I can often be seen wearing makeup from the simplest nude base to the flashiest lipstick. I wear chains with sparkling stones on my hair, charm necklaces, pearl rings, beads.
When I came out as trans I ditched makeup for good. I never thought I’d go back, after feeling like putting my face on every morning is more or less a responsibility and part of a role I play. That was destructive. It didn’t come from myself – it came from a place where all female friends spent an hour in front of the mirror before leaving the house and I tried to be that as hard as I could be, because it was a way to be a girl.
A couple of years later I had changed my name. I’d got my first testosterone shots. I realised that I’m getting spots and will have to start shaving my face. And I also realised that actually, cosmetics don’t have gender, nor is the use of them something that can be forced on someone – or at least it shouldn’t be. I started experimenting.
It was Halloween. We were invited to a party or two. I had just bought a brow pencil. A costume wasn’t necessary but I penned in my eyebrows, put some lipstick on, whitened my face with some theatre makeup, messed my hair, wore a neck scarf around my middle.
I felt good, and when I got told off at the loo, I was already happily pissing in the stall. You learn that kind of a thing: when there are staff looming about, it’s best to be quick and not look back. They won’t come inside. They might talk to your friends. I feel bad when they do, but the other option is to spend a good ten minutes arguing while desperately needing to go.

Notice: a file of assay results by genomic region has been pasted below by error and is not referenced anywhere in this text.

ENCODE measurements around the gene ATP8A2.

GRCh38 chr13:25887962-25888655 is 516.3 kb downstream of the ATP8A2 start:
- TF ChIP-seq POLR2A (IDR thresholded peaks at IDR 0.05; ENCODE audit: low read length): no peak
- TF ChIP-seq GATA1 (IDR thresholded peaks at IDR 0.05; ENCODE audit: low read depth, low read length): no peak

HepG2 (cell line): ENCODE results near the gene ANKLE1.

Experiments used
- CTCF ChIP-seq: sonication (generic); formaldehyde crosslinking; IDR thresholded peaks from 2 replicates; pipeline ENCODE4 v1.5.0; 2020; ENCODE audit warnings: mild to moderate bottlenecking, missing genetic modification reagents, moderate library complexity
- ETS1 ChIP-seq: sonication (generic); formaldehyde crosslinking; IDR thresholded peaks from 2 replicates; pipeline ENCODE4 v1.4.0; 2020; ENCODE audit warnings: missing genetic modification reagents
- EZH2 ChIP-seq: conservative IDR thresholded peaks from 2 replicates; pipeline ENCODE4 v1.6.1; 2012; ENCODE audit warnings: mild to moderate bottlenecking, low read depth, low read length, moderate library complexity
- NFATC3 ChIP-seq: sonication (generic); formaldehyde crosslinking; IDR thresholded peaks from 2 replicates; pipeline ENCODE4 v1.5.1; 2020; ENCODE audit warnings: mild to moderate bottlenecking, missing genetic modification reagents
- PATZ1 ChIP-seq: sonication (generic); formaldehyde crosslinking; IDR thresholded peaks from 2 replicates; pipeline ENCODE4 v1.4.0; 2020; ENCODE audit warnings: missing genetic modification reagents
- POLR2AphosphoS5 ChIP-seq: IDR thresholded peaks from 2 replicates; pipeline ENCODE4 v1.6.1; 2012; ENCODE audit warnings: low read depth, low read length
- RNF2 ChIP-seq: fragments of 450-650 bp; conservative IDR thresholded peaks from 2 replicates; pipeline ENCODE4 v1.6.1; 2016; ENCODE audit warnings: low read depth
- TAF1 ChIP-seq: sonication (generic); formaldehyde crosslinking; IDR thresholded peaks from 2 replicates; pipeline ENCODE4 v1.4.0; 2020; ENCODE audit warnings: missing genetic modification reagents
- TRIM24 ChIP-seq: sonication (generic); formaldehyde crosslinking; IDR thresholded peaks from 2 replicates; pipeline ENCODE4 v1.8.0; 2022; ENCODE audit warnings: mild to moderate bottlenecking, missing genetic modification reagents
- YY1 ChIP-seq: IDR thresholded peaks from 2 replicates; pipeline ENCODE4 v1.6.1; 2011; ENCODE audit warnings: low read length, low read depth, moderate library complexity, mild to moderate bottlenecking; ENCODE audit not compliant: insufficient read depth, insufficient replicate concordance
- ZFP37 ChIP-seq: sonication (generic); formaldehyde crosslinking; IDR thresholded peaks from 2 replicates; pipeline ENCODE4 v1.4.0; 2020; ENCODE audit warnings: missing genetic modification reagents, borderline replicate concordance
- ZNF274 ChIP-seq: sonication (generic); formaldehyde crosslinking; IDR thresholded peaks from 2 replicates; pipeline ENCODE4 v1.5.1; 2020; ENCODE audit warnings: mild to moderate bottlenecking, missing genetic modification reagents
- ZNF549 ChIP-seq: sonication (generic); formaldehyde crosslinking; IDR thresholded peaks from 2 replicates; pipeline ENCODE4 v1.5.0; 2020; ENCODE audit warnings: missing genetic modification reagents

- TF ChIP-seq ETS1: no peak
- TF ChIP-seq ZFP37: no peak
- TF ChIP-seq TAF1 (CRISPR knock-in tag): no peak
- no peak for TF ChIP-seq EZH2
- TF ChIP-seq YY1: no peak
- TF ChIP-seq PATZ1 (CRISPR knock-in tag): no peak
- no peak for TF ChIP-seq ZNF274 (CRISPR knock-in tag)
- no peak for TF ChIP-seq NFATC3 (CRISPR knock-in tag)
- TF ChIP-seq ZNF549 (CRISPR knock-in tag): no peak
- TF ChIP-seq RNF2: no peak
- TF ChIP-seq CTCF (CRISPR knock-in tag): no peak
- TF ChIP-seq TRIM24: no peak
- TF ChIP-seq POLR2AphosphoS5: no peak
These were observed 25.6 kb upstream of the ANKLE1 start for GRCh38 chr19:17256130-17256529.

I checked my eyeliner and headed back, feeling more comfortable than I’d felt in a good while. And the next day, when I was dressed up as a bag of rubbish, I enjoyed my greens and browns with dark lipstick and a pair of ballet tights. Good stuff.
After those few days I brought my experiments to university. I brought them to work. I would get misgendered a lot. I would correct people a lot. I would be a bit proud of myself. I don’t see a problem with breaking the norm, or taking up your space, or challenging the common views on what it is to be a man, what it is to be trans, what it is to be well within the binary but not conforming to rigid gender roles in your fashion.
Now I enjoy cosmetics whenever I have time for them. They’re both a luxury and a normal everyday commodity. I’ve found the enjoyment in taking care of my skin, covering up what I see as flaws, and adding a little extra where I think it’d look neat and political. I like my lipstick dark or colourful, eyes subtle and framed with glasses. I like looking sharp, confusing, feminine, different, feather-like, radical, strong. Like I have my shit together.
So makeup, for me, is a statement. It’s my way of subtly yelling at people that not all trans guys cut their hair short and wear “boy clothes”. There are all kinds of men. There’s no right way to be one, trans or not.
Thanks, and have a good one. x